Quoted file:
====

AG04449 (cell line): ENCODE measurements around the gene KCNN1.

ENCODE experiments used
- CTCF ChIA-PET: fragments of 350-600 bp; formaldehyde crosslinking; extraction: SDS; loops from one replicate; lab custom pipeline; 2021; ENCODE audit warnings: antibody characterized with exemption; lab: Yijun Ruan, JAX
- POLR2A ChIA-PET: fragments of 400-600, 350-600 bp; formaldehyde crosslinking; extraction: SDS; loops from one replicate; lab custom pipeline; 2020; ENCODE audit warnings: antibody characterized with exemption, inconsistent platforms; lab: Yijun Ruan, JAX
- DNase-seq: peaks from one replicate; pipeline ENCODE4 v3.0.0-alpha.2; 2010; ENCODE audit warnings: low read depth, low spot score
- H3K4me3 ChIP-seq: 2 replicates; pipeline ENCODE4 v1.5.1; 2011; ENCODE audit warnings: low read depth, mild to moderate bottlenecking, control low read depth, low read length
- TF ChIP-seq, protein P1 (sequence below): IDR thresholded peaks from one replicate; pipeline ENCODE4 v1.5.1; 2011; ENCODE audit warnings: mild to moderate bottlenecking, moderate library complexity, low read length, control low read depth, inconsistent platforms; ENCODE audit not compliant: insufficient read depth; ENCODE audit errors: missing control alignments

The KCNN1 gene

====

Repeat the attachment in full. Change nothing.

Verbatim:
AG04449 (cell line): ENCODE measurements around the gene KCNN1.

ENCODE experiments used
- CTCF ChIA-PET: fragments of 350-600 bp; formaldehyde crosslinking; extraction: SDS; loops from one replicate; lab custom pipeline; 2021; ENCODE audit warnings: antibody characterized with exemption; lab: Yijun Ruan, JAX
- POLR2A ChIA-PET: fragments of 400-600, 350-600 bp; formaldehyde crosslinking; extraction: SDS; loops from one replicate; lab custom pipeline; 2020; ENCODE audit warnings: antibody characterized with exemption, inconsistent platforms; lab: Yijun Ruan, JAX
- DNase-seq: peaks from one replicate; pipeline ENCODE4 v3.0.0-alpha.2; 2010; ENCODE audit warnings: low read depth, low spot score
- H3K4me3 ChIP-seq: 2 replicates; pipeline ENCODE4 v1.5.1; 2011; ENCODE audit warnings: low read depth, mild to moderate bottlenecking, control low read depth, low read length
- TF ChIP-seq, protein P1 (sequence below): IDR thresholded peaks from one replicate; pipeline ENCODE4 v1.5.1; 2011; ENCODE audit warnings: mild to moderate bottlenecking, moderate library complexity, low read length, control low read depth, inconsistent platforms; ENCODE audit not compliant: insufficient read depth; ENCODE audit errors: missing control alignments

The KCNN1 gene